Mavis Staples Supports The Womens Health Foundation

It’s a party to celebrate and educate.

The Women’s Health Foundation is dedicated to empowering all women to embrace pelvic health, and its annual “Below the Belt” gala has become the fundraiser no one wants to miss.

Surprisingly, despite decades of movement toward female equality, more sex education in schools, and the sheer importance of our uniquely female, life giving parts, many women still lack fundamental information and access to appropriate care. That is why savvy, beautiful and determined Missy Lavender, a Kellogg MBA and former banker, founded the Women’s Health Foundation (WHF). And that also is why stars like Mavis Staples donate their time and talent for the annual private concert and WHF fundraiser, “Below The Belt,” Friday, May 17.

Lavender launched WHF after the birth of the first of her two children, when she was plagued by incontinence and other issues previously unknown to her. She was surprised to learn that millions of women suffer them, too.

“I couldn’t laugh, sneeze or lift my baby without leaking,” Lavender explains. Since then, WHF has grown a “network of individuals united in their goal to change this sisterhood of silence into a sisterhood of strength—connecting, educating and empowering women who struggle with pelvic health issues.”

WHF’s work is not limited to women in their childbearing years. Through its Adolescent Pelvic Health Initiative, teens are educated to take care of their pelvic floor muscles before later disorders can develop. Post-menopause education is also available.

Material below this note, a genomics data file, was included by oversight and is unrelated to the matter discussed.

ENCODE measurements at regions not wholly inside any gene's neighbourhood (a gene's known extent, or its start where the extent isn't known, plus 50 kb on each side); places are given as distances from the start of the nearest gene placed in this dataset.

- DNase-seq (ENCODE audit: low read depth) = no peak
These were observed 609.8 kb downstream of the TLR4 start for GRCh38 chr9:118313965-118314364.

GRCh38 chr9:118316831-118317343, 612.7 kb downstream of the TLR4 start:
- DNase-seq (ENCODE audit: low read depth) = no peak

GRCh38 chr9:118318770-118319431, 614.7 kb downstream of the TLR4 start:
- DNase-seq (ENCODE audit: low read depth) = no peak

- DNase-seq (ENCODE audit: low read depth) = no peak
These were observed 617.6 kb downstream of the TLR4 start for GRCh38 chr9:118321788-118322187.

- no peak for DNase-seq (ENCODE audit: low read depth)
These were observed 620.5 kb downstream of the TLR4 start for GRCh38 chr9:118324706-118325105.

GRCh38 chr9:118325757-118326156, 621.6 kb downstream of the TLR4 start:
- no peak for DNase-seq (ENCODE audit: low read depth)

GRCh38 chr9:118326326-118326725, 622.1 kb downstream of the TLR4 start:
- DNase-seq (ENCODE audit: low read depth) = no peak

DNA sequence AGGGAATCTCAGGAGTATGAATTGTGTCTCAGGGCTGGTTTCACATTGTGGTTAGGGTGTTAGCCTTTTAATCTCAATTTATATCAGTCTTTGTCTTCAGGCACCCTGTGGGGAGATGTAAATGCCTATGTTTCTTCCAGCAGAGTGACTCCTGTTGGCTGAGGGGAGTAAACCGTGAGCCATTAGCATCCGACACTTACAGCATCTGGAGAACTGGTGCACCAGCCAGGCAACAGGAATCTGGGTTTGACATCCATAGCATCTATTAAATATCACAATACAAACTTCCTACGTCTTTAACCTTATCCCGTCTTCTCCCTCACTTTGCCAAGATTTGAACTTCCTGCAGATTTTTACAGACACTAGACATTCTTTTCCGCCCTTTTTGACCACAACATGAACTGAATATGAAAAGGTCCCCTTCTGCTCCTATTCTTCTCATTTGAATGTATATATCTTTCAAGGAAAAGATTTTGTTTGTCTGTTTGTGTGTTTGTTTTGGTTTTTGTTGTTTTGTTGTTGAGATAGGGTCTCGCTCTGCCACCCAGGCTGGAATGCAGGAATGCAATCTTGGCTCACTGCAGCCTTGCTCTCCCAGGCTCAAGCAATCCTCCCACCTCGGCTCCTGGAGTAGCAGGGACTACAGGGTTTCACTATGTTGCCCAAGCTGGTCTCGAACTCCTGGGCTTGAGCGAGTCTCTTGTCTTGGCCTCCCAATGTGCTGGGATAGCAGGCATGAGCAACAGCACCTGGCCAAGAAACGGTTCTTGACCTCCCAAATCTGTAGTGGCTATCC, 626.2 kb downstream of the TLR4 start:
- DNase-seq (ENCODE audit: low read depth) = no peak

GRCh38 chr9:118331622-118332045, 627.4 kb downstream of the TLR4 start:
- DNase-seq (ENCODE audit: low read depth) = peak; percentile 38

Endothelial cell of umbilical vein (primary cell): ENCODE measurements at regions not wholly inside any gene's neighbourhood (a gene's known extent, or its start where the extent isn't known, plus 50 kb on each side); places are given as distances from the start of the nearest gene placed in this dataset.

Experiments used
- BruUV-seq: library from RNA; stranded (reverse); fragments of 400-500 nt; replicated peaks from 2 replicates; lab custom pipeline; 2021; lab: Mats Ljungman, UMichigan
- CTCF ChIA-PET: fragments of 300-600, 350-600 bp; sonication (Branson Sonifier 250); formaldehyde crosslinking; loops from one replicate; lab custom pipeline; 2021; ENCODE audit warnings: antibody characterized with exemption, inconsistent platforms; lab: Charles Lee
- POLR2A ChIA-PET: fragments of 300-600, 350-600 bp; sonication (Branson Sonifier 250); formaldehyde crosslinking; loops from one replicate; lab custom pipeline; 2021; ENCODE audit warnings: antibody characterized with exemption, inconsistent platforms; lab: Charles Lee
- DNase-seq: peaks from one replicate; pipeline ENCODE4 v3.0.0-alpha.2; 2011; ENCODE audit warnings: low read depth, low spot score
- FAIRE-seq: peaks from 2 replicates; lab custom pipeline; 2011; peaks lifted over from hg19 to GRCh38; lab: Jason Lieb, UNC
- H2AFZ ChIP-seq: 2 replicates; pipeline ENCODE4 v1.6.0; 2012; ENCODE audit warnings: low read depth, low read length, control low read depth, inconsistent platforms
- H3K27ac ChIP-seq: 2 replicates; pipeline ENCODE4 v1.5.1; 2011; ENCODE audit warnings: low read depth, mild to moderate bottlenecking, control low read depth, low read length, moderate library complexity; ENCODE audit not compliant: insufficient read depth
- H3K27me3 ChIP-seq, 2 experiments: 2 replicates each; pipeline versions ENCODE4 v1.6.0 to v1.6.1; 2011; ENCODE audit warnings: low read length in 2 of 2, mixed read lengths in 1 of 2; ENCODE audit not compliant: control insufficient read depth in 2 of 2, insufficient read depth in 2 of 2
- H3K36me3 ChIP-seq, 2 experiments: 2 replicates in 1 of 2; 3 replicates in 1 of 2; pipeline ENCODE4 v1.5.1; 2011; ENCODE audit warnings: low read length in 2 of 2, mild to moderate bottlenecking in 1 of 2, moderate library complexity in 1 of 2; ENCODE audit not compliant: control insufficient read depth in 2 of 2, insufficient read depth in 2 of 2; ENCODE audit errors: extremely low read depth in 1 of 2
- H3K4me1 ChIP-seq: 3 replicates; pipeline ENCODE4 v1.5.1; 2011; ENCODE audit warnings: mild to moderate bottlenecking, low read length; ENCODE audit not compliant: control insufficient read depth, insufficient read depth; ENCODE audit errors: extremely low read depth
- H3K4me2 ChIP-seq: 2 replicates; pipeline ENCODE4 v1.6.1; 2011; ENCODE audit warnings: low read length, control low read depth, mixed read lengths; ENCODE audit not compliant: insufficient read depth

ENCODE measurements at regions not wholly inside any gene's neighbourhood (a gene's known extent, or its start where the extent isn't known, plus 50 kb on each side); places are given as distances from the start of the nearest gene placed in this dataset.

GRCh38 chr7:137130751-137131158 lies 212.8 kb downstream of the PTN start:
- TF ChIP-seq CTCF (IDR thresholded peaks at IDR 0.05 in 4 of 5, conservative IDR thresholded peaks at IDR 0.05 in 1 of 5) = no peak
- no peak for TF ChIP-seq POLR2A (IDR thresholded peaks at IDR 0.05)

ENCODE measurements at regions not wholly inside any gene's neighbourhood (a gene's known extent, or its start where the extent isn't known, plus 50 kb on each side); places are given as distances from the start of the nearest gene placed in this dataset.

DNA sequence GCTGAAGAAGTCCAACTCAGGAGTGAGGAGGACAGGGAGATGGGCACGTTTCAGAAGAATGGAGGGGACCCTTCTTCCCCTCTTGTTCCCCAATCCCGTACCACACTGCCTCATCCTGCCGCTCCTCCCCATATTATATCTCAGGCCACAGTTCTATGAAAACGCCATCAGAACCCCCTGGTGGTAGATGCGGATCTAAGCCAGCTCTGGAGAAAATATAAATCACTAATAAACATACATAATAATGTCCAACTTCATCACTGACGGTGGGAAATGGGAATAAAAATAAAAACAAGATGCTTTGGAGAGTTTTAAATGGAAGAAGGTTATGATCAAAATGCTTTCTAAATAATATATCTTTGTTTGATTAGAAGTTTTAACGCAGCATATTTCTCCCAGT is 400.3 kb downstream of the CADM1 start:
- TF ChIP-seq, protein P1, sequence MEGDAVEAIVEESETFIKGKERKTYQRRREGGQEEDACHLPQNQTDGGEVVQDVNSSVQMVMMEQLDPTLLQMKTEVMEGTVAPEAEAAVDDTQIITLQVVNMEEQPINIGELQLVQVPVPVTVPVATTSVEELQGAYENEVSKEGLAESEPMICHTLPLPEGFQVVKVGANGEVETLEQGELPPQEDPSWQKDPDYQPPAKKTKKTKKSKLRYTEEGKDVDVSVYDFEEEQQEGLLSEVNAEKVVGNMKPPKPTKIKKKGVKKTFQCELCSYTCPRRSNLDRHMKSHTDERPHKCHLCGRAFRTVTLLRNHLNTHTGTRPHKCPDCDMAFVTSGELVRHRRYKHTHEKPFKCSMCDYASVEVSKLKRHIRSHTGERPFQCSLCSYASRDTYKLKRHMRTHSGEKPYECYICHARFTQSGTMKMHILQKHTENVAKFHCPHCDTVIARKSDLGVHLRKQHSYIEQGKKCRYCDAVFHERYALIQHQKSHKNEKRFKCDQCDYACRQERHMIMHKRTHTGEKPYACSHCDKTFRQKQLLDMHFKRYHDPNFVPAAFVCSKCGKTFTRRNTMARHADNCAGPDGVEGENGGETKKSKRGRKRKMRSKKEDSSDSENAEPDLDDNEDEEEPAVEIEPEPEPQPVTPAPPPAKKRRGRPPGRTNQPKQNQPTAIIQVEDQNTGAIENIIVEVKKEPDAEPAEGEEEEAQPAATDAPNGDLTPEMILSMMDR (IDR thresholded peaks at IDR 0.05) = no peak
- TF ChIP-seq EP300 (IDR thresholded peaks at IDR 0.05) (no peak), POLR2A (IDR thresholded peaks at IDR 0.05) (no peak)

Staples isn’t the first singer to grace a Below the Belt” event. Jewel explained her commitment to the cause during her 2010 Below The Belt private concert. As a struggling singer living out of her car, the musician developed a pelvic infection that nearly killed her. Without the funds to pay for quality health care, Jewel was turned away by many Southern California doctors.  Fortunately though, one eventually took pity, retrieved her from her car and gave her the treatment that saved her life. Jewel now is firmly committed to this female empowerment sisterhood.

There is still much work to be done, though. “For whatever reason, women are still disconnected from their pelvises,” Lavender says. “This disconnect is epidemic. Most women don’t understand how important this part of their body is or why they need to understand what is inside there and how it works.”

Make It Better is proud to be the media partner for this year’s Below The Belt. To learn more, or purchase tickets, please visit their website.